FAQ: What is the relationship between a domain name and a registered / unregistered trade mark?

People often confuse the relationship between a domain name and a trade mark (Note that "trademark" is the US spelling!).

With most domain name arbitration schemes the first thing you have to prove is that you have trade mark rights in a name which is identical or confusingly similar to the domain name. The domain name suffix is disregarded. For example, we have registered the word ADLEX as a trade mark. This would be regarded as identical to the domain name adlex.com. And confusingly similar to say adlexsolicitors.com. (That's not to say that we'll win the case, just that we've reached first base!)

Let's say we hadn't got around to registering ADLEX as a trade mark. We can still rely on the fact that we have been providing legal services under that name for some years such that it has acquired a certain reputation and goodwill. We would then base our domain dispute arbitration case on ADLEX having become an unregistered trade mark (also known as common law rights). This would suffice in some domain dispute schemes such as the ICANN Uniform Dispute Resolution Policy or UDRP (for gTLD domains such as .com) and in Nominet's DRS for .uk domains. That said, we would need to be careful to submit sufficiently detailed evidence of reputation / goodwill in support of our claim to an unregistered trade mark as many complaints fail for that reason.

Alternatively, we might decide not to use a dispute resolution service but instead to go to court. If say another law firm registered adlexsolicitors.com and diverted it to their own site at xyzsolicitors.com, we would argue that the other firm is infringing our registered trade mark ie they are using a mark similar to ADLEX for the supply of legal services - just as if they opened an office next door to us and put up a sign saying "Adlex Solicitors". If we didn't own a registered trade mark, then we could still sue and invoke the UK legal cause of action known as passing off which can protect names that have acquired reputation / goodwill through use.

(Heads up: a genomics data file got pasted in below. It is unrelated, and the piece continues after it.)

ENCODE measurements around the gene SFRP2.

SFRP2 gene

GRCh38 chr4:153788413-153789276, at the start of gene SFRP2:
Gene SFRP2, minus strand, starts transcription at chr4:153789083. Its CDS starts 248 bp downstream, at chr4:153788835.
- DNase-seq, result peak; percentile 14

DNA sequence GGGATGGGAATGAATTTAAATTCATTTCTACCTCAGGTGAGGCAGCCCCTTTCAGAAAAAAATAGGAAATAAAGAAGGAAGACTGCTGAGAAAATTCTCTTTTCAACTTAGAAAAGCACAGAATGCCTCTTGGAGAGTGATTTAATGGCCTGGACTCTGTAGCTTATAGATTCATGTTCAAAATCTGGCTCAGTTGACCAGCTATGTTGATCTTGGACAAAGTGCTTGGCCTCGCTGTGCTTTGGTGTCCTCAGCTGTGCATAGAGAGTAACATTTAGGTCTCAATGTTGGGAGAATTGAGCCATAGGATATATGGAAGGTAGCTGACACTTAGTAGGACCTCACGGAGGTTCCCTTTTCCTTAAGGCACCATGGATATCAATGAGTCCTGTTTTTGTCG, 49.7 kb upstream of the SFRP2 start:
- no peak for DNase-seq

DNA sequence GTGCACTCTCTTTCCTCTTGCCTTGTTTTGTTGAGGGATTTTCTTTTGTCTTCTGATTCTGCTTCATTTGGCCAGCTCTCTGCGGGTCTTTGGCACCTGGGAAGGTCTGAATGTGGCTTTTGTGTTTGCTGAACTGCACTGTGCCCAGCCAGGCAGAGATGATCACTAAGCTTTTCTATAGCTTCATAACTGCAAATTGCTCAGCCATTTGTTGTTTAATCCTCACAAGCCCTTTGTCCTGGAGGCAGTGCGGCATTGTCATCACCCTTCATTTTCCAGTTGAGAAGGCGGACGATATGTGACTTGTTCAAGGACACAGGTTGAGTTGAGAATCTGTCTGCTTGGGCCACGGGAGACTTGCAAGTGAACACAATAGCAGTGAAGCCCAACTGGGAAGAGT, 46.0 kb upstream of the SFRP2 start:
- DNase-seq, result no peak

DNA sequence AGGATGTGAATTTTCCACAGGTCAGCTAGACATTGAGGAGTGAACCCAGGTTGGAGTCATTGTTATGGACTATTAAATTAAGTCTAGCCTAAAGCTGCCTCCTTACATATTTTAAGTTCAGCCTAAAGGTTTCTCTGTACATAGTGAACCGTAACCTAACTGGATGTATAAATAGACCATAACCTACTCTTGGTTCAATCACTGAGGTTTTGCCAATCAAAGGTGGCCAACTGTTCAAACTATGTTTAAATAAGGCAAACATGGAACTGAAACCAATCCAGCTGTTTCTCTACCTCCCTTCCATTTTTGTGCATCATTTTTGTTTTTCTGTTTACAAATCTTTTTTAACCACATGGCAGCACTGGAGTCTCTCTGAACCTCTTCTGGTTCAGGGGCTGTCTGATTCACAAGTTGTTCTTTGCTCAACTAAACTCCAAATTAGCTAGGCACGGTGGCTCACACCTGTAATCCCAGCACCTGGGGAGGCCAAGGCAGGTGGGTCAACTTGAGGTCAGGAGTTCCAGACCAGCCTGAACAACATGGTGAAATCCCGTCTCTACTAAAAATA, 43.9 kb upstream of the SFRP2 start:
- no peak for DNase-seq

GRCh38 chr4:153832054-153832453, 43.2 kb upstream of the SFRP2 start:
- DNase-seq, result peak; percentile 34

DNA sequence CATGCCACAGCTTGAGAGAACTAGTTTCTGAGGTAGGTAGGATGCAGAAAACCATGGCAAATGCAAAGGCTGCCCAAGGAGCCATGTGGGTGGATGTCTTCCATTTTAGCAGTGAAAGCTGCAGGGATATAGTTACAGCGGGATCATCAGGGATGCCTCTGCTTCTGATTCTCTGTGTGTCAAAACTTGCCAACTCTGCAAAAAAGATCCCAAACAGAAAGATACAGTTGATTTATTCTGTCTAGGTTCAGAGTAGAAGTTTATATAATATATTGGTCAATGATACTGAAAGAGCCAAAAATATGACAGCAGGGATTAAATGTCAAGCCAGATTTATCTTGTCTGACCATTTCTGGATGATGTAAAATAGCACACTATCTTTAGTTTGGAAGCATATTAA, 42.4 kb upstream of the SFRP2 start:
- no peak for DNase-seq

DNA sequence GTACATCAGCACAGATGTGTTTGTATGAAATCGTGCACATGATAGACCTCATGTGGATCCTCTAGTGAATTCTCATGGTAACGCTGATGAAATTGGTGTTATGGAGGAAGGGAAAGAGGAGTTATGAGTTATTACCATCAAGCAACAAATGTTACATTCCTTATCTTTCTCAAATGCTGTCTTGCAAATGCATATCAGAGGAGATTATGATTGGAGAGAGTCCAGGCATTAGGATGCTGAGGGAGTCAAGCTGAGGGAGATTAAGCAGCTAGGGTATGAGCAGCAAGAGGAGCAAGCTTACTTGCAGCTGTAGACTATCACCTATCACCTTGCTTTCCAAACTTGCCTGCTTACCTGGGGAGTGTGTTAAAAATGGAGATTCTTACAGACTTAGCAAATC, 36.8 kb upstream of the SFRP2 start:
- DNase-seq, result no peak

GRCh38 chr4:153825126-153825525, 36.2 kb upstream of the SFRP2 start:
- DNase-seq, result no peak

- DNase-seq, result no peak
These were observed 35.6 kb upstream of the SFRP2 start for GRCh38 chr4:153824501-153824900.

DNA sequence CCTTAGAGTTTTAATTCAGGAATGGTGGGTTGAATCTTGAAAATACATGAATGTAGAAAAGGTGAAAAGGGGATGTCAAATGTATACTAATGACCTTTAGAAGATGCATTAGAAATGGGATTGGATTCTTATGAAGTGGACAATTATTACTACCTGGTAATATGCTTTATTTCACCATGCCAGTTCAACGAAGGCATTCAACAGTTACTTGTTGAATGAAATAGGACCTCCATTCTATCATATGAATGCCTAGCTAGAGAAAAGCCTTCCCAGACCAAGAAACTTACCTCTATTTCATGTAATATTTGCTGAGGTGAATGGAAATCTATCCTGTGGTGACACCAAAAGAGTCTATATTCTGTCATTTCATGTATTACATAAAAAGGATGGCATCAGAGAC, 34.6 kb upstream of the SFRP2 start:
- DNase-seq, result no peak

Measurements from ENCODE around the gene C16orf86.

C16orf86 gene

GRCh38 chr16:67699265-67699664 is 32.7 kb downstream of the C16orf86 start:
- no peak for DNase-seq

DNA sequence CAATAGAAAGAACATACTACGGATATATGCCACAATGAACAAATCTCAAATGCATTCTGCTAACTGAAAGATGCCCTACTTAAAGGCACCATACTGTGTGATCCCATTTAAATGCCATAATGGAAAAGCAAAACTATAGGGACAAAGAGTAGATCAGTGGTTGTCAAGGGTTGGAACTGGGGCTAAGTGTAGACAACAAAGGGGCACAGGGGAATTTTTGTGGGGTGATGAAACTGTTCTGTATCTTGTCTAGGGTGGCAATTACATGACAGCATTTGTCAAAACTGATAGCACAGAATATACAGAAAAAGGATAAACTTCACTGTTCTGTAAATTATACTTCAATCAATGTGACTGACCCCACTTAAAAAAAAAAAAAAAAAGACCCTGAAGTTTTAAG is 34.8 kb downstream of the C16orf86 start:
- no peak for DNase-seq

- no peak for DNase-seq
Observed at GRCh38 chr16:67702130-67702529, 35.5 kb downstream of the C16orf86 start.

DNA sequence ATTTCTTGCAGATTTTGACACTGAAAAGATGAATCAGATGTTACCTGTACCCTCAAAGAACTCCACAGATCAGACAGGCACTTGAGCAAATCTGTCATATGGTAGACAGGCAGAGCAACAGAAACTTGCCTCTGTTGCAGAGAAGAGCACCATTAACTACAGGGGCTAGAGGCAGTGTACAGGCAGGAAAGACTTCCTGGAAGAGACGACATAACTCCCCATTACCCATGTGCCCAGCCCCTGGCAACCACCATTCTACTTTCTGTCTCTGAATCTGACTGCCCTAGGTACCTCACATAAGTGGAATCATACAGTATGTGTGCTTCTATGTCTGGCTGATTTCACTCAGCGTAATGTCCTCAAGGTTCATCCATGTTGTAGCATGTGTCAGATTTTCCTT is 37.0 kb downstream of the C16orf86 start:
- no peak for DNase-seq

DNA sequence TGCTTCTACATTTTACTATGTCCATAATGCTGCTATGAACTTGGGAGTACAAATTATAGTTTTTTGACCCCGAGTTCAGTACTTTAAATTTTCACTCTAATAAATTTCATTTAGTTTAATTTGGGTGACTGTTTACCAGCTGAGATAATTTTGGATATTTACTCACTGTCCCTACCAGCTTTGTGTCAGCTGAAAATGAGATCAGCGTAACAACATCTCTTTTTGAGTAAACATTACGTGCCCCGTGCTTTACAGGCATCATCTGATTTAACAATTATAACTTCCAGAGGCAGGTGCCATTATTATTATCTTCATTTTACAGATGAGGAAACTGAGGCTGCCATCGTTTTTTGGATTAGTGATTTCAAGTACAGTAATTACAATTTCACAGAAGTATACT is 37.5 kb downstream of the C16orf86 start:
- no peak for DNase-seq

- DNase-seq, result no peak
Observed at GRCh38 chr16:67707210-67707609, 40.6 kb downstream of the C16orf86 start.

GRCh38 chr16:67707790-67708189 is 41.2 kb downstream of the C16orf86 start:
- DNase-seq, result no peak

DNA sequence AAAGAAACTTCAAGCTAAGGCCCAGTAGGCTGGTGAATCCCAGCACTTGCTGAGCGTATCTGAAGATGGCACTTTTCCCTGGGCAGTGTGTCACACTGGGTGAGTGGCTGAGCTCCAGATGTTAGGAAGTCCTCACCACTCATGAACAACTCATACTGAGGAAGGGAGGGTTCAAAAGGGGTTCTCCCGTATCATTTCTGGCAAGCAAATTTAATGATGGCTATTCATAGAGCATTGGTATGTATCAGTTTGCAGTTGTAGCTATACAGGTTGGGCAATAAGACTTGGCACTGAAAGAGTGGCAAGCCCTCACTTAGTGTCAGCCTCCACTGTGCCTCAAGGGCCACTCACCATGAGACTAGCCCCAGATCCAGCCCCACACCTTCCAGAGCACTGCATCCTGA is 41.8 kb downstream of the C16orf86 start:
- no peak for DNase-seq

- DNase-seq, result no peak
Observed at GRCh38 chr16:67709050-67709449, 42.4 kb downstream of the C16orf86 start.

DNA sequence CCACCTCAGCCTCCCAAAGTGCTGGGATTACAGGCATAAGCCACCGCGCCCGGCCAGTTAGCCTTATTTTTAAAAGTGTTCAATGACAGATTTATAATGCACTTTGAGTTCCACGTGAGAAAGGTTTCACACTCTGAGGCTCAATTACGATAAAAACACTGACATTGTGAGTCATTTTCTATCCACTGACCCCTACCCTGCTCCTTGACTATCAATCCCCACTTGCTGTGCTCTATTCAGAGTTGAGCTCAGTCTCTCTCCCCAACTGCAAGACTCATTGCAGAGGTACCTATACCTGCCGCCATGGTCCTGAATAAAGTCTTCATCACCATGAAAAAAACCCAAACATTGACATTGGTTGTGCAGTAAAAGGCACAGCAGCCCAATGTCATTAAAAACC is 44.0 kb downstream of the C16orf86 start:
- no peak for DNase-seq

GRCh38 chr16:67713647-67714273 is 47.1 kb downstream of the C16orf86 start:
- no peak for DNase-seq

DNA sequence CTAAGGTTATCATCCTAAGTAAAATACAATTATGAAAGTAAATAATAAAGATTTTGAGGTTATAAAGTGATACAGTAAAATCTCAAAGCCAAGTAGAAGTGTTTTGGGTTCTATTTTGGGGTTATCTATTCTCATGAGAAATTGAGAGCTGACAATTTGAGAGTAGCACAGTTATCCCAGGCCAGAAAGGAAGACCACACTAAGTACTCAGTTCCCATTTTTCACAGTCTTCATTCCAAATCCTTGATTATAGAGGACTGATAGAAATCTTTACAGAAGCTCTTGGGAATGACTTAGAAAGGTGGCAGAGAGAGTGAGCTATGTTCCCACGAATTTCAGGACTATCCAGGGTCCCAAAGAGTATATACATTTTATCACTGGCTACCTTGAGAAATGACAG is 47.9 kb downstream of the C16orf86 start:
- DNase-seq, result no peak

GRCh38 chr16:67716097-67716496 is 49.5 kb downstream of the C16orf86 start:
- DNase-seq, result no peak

So having registered or unregistered trade marks is a likely to be a pre-requisite to undertaking domain dispute arbitration as well as (in the UK at least) legal proceedings.

A separate issue is whether an internet domain names themselves (e.g. ADLEXSOLICITORS.CO.UK) are registrable as a trade marks. In the UK the answer is "yes". But we would have to show that the domain name is not merely functioning as an address enabling people to communicate with us - like a postal address or telephone number. Rather we would have to show that, as with say "Amazon.com", the domain name has become distinctive as a "badge of origin" ie a source of particular goods or services.

How Adlex Solicitors can you help you with domain name trade mark legal issues...

... for a free initial chat and more information, contact Adam Taylor on +44 (0) 207 317 8404 or email.

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